To my dear Sister Mrs. C. P.|
on her Marriage
WE will not like those men our offerings pay
Who crown the cup, then think they crown the day.
We make no garlands, nor an altar build,
Which help not Joy, but Ostentation yield.
Where mirth is justly grounded, these wild toys
Are but a troublesome, and empty noise.
But these shall be my great Solemnities,
Orinda's wishes for Cassandra's bliss.
May her Content be as unmix'd and pure
As my Affection, and like that endure;
And that strong happiness may she still find
Not owing to her fortune, but her mind.
May her Content and Duty be the same,
And may she know no grief but in the name.
May his and her pleasure and love be so
Involv'd and growing, that we may not know
Who most affection or most peace engrost;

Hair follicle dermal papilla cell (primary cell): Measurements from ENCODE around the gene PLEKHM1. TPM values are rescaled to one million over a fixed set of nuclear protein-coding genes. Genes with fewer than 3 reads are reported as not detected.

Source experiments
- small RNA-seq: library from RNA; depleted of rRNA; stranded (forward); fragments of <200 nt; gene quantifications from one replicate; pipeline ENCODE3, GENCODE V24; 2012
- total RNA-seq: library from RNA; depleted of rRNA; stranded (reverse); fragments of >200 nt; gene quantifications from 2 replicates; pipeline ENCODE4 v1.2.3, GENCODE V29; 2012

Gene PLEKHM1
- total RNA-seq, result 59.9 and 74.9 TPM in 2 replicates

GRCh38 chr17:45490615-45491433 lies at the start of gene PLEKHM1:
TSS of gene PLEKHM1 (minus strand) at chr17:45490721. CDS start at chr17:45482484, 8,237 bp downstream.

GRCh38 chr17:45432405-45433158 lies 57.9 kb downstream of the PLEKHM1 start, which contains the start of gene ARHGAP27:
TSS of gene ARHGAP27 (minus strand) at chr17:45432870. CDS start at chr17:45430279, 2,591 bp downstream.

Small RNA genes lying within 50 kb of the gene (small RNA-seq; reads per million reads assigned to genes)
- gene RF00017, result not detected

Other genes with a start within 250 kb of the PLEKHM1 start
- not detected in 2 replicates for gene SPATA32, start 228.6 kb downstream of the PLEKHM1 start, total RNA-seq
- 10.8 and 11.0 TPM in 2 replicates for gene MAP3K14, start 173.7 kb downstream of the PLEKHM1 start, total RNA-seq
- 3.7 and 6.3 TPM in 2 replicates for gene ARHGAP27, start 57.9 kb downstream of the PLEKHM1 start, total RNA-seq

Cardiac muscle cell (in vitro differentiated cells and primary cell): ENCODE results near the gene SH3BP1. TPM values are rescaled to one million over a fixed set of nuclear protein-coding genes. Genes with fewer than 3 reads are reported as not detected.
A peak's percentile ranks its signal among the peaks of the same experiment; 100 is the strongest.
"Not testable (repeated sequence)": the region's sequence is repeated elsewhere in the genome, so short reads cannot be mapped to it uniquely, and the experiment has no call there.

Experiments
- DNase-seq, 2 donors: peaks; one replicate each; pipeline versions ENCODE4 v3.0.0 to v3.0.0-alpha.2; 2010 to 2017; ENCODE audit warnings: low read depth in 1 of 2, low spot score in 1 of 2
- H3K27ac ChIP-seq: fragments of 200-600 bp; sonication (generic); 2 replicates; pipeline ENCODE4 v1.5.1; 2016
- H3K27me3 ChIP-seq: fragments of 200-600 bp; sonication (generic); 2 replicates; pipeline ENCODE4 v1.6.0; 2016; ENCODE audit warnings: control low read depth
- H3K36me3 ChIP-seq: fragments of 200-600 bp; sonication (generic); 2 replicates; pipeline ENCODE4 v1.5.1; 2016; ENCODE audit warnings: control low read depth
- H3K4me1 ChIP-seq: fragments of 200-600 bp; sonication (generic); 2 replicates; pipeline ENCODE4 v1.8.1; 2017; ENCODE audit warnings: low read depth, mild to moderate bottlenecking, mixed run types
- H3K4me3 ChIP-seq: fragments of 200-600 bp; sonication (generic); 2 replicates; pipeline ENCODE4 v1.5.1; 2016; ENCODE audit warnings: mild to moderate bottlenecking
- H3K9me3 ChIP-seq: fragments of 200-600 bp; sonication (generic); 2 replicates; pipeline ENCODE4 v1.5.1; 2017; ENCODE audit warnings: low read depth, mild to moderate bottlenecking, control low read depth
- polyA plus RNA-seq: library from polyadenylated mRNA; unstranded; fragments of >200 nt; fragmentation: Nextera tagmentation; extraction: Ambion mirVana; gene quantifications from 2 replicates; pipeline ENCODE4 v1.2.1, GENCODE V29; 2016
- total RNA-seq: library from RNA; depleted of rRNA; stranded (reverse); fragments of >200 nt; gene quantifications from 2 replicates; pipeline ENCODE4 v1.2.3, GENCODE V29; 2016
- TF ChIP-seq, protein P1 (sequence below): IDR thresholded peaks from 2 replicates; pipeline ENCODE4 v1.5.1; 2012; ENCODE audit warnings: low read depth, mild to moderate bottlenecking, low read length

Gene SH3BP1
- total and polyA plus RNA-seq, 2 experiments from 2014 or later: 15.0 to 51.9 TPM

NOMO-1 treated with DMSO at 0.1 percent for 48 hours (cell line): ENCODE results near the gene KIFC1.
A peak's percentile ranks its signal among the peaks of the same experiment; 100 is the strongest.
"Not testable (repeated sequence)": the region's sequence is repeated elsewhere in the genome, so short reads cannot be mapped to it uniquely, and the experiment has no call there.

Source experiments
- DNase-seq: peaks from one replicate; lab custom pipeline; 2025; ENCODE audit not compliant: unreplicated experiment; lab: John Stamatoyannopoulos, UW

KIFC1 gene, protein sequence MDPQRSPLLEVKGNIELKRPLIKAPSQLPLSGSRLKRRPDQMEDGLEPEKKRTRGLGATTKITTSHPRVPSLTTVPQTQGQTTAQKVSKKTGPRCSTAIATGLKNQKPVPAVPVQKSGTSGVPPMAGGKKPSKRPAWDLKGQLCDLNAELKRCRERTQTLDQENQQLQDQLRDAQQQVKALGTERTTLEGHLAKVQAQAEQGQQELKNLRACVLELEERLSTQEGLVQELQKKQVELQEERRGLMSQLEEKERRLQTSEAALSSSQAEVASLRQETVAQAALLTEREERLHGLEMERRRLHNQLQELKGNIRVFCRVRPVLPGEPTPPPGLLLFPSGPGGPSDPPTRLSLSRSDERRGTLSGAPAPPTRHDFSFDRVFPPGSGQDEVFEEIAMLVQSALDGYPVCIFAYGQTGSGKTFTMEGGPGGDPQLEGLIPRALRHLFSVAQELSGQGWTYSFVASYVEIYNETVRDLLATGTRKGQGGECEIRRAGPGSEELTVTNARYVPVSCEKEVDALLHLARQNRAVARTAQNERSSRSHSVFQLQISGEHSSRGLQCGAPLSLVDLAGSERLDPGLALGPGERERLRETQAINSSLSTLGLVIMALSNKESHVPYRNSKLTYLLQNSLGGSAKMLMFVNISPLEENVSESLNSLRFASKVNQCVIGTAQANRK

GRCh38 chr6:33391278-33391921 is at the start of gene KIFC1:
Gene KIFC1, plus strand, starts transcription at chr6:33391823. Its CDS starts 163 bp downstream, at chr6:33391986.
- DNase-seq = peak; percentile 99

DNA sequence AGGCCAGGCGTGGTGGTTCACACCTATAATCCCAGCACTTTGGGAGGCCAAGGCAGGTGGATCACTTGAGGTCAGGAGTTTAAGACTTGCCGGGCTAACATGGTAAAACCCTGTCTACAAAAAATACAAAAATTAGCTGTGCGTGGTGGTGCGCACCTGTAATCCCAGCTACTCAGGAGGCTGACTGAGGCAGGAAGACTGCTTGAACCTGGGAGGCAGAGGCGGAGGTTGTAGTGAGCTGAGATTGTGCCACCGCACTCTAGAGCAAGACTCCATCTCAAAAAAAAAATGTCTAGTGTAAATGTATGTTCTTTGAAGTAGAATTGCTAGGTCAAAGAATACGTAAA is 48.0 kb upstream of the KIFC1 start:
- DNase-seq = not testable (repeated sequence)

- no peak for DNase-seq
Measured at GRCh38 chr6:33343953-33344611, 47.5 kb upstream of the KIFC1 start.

Whose love is strongest, or whose bliss is most.
May nothing accidental e'er appear
But what shall with new bonds their souls endear;
And may they count the hours as they pass,
By their own joys, and not by sun or glass:
While every day like this may sacred prove
To Friendship, Gratitude, and strictest Love.
Philips, Katherine. Poems, 1678.
in Minor Poets of the Caroline Period.
George Saintsbury, ed.
Oxford: Clarendon Press, 1905. 522-3.
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